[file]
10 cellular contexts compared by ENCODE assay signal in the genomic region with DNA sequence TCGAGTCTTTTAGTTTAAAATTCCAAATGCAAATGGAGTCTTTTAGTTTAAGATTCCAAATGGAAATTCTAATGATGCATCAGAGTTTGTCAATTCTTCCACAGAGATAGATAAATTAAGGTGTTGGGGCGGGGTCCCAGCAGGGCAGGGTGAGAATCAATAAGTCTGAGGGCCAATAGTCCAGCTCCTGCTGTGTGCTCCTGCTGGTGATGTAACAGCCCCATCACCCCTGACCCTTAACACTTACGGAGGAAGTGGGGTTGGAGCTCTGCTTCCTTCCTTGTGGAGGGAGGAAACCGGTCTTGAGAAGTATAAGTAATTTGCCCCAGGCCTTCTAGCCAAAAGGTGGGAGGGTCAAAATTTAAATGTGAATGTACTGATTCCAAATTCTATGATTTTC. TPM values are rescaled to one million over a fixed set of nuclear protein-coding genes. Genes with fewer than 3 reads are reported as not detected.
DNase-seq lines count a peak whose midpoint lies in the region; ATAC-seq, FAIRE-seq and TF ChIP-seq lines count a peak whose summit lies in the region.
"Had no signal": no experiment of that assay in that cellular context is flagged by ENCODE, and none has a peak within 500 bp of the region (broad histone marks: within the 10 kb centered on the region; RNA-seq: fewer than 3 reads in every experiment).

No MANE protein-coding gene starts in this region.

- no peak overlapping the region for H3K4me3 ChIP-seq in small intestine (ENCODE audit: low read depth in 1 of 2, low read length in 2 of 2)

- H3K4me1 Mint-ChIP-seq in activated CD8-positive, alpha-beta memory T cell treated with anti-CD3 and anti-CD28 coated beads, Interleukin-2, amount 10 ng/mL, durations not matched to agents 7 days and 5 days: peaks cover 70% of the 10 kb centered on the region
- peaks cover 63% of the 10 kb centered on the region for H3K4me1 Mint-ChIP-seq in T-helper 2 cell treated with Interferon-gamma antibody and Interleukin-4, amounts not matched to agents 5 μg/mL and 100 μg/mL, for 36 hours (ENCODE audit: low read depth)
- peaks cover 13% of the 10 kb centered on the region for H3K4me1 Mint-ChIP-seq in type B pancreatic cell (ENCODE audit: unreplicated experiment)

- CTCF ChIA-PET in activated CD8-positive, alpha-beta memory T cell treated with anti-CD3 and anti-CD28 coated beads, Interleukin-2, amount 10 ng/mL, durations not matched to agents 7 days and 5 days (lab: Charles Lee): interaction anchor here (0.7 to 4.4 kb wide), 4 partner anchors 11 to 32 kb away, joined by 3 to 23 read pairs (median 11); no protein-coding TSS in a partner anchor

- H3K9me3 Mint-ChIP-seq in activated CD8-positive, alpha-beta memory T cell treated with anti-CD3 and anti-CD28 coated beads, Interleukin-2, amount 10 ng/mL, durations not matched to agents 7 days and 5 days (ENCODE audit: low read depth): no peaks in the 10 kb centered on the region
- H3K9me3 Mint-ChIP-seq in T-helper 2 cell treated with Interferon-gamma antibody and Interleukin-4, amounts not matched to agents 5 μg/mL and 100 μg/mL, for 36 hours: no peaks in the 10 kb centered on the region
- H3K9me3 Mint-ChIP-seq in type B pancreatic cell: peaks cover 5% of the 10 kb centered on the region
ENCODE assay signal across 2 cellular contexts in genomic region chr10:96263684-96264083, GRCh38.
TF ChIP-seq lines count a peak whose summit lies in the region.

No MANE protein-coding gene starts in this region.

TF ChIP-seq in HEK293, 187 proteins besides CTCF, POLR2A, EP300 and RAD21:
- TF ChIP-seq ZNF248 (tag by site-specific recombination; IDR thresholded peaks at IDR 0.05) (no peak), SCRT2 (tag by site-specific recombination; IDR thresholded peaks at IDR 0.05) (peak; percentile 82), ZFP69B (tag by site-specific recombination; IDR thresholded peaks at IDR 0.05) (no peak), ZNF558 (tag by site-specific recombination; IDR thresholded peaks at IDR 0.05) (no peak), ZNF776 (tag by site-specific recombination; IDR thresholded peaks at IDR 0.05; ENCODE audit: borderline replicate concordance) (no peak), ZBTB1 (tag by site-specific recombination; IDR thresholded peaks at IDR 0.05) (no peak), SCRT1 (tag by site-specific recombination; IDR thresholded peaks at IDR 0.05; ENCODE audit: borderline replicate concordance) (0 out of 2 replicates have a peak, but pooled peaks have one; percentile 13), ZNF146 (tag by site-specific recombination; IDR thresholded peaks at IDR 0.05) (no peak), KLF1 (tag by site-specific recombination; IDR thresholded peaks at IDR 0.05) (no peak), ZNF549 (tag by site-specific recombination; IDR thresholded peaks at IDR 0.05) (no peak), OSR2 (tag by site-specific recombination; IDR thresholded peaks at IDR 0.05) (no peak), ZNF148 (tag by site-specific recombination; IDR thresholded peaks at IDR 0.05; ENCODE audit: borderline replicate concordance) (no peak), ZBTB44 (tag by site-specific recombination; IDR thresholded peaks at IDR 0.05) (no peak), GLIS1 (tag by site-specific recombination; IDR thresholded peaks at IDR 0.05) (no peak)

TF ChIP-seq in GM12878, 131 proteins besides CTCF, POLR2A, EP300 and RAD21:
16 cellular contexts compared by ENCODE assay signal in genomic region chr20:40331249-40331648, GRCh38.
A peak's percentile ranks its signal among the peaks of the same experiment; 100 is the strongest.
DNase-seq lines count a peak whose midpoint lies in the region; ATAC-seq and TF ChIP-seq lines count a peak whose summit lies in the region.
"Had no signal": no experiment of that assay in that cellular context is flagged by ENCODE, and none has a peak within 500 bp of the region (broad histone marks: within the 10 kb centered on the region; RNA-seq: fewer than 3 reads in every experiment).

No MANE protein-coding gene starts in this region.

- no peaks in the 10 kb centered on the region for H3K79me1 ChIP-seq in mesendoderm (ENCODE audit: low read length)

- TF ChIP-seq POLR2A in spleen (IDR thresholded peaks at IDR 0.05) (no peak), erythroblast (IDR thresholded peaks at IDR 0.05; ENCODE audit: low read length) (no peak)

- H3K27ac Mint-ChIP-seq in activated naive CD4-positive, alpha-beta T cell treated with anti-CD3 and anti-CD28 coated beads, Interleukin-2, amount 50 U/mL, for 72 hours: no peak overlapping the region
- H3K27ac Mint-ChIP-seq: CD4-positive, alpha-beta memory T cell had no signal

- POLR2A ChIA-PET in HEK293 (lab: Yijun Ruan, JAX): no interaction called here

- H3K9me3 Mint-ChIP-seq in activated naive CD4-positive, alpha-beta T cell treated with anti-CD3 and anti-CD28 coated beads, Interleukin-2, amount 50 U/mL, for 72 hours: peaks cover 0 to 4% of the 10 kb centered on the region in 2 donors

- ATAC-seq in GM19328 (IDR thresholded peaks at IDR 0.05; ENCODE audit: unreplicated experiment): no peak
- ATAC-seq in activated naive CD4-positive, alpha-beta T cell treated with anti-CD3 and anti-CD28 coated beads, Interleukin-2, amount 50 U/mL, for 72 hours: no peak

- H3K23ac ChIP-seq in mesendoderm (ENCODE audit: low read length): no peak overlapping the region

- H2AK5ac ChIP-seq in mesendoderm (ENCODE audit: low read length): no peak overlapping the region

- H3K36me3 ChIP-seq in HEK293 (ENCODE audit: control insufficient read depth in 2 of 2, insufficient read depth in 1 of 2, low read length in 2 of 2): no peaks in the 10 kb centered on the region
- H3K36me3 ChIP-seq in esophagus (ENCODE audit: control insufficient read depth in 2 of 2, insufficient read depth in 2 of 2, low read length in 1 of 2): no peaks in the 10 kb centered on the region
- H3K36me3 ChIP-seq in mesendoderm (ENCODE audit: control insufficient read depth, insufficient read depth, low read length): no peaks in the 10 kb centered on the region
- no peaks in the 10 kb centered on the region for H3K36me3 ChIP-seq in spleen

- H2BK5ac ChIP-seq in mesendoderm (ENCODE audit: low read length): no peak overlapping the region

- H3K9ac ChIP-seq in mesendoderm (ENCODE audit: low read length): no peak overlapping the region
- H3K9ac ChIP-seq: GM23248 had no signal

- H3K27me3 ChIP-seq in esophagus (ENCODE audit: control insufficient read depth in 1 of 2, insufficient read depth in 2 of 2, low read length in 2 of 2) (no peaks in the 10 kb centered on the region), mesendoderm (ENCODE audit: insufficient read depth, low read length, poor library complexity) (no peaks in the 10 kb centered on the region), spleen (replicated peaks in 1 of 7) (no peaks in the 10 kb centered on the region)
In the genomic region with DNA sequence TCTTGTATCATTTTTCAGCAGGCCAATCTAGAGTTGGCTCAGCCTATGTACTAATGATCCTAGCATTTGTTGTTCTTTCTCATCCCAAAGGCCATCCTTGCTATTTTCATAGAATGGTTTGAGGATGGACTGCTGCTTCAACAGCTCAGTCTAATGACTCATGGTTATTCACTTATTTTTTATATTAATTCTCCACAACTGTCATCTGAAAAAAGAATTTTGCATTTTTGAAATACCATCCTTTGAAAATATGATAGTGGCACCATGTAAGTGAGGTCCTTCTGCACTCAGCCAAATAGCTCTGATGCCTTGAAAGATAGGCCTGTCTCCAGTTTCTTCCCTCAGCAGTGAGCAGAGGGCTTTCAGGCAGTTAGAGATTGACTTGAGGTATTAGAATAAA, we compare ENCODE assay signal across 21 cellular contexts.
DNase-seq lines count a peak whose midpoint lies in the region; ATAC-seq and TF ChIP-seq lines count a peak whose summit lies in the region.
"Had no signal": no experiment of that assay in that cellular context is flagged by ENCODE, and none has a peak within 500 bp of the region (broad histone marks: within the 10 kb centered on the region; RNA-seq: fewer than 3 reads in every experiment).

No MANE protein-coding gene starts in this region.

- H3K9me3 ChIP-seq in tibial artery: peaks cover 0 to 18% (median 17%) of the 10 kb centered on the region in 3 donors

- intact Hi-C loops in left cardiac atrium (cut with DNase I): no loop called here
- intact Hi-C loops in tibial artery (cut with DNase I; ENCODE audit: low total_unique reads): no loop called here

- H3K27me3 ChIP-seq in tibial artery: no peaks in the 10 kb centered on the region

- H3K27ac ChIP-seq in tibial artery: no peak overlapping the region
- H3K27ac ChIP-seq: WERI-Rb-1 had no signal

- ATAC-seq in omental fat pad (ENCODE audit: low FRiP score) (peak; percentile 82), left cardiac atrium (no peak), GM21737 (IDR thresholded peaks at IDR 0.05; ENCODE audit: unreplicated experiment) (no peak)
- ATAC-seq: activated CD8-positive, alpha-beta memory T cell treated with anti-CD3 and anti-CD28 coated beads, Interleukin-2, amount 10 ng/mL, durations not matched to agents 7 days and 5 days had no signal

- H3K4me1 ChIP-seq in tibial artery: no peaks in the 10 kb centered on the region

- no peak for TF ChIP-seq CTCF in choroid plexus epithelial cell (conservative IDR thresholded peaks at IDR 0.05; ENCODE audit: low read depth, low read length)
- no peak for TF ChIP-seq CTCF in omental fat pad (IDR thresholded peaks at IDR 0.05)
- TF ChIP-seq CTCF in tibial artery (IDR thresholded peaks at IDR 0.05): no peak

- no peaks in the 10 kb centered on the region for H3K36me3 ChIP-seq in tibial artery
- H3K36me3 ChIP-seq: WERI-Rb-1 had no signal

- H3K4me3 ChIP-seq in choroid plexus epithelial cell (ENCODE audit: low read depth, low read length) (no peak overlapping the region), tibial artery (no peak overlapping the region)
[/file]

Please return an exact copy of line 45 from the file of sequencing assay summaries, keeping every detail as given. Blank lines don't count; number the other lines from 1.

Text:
No MANE protein-coding gene starts in this region.